On August 27, Japan launched a new, Izumo-class helicopter-carrier named the “Kaga” (DDH-184), marking another effort to Japan to protect itself while regional power shifts away from the United States and towards China.
The ship was put to sea at the Japan Marine United shipyard in Yokohama and will be commissioned in March, 2017.
Japanese officials say the vessel will be used mostly for “anti-submarine warfare (ASW) and humanitarian aid and disaster relief (HADR) operations,” and won’t carry any U.S-designed vertical take-off F-35 fighter jets.
The 24,000-ton Kaga is the second ship in its class. The Kaga and its sister ship, JS Izumo (DDH-183) are the largest ships built by Japan since World War II.
The last Japanese ship named “Kaga” was also an aircraft carrier, and it played a major role in the 1941 attack on Pearl Harbor. That Kaga was sunk in 1942 by a squadron of Douglas Dauntless dive bombers led by Commander Wade McClusky during the Battle of Midway.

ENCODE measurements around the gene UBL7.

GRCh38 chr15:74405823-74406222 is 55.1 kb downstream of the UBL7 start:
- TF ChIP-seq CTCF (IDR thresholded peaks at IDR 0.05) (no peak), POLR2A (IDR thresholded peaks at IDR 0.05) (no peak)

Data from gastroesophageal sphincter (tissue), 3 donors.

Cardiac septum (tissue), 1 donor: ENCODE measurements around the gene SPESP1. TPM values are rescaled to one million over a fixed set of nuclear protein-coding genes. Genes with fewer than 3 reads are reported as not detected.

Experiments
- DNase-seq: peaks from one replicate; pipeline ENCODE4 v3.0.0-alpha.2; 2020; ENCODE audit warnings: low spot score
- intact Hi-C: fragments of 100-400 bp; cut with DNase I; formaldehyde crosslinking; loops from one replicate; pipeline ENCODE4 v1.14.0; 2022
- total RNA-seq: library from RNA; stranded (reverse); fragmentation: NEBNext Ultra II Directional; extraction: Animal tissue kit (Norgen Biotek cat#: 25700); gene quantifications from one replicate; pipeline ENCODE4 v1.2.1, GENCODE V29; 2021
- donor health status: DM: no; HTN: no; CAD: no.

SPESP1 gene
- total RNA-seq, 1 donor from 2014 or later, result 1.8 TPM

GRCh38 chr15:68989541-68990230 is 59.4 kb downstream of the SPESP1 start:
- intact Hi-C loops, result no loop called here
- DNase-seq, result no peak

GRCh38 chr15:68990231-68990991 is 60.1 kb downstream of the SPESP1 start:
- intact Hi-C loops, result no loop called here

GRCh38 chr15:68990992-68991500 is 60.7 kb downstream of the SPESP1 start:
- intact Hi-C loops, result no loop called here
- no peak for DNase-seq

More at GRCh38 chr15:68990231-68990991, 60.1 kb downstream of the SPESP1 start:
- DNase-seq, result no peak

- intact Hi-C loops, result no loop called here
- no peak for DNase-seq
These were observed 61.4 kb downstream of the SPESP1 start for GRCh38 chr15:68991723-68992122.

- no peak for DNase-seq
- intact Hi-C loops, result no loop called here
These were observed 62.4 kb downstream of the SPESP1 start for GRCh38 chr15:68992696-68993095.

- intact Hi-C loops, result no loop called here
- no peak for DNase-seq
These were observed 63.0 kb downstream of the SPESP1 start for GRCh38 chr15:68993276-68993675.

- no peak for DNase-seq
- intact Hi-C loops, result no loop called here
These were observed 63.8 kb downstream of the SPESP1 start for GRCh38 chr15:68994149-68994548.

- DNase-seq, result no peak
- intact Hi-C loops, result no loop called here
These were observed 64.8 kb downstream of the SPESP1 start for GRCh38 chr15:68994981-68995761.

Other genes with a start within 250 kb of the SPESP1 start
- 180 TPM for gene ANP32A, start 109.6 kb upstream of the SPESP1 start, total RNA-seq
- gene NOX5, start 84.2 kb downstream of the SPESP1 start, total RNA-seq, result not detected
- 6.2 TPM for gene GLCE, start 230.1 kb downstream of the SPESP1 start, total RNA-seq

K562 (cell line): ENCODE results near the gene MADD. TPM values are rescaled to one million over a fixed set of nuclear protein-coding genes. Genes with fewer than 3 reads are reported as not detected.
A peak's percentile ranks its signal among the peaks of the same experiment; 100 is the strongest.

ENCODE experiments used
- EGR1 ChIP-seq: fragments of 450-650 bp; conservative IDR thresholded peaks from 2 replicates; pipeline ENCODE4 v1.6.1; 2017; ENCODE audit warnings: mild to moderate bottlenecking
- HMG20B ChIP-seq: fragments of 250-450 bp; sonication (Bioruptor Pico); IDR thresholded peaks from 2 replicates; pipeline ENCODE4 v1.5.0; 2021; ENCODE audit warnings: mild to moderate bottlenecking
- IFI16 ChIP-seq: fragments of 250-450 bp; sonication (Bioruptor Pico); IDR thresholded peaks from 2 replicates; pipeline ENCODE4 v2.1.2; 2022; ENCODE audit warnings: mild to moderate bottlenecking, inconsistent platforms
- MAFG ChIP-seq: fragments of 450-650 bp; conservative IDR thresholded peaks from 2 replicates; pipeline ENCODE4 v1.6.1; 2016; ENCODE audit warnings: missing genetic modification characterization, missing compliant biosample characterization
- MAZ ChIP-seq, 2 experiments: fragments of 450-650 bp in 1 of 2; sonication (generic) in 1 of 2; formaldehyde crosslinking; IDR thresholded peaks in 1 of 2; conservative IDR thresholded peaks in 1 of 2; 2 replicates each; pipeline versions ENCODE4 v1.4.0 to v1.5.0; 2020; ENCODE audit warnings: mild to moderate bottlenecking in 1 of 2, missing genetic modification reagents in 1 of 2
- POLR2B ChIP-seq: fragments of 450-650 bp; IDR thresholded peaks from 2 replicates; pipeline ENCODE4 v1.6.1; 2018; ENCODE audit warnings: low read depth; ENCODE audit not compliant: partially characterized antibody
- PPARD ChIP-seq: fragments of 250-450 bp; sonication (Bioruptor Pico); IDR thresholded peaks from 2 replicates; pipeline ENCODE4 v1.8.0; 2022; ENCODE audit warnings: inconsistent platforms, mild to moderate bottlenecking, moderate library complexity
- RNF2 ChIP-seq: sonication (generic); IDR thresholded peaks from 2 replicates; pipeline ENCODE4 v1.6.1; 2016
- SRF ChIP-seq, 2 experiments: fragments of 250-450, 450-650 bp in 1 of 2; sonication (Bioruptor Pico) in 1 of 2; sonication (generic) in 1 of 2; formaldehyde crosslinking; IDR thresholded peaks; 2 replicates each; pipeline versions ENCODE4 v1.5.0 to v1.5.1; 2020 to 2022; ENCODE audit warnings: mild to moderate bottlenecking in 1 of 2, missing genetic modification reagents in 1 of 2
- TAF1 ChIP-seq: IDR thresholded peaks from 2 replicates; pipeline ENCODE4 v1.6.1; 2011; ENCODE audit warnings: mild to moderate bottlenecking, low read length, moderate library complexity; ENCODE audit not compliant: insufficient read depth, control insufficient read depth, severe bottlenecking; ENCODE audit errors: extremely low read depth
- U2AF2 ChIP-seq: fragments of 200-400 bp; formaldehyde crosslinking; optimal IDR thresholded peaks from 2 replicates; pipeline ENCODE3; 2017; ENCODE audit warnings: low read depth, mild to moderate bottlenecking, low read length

Historian Craig L. Symonds described the legendary attack on the Kaga in his book, Decision at Sea. The ship-launched Japanese fighters were busy wiping out the low-flying aircraft of Torpedo Squadron 8, when the U.S. dive-bombers arrived overhead. “Unmolested by enemy fighters, the Dauntless pilots winged over into steep dives and flew almost straight down—like a ‘silver waterfall.’” McClusky’s dive bombers aimed at the giant red sun painted at the flight deck and struck the Kaga with a series of bombs.
After hitting the flight deck and triggering numerous secondary explosions, the ship was turned into a towering inferno. Symonds wrote that “within minutes the giant Kaga was a burning wreck.”
These days, the main threat to the Japanese navy comes from China’s growing and expanding array of long-range missiles and bombers.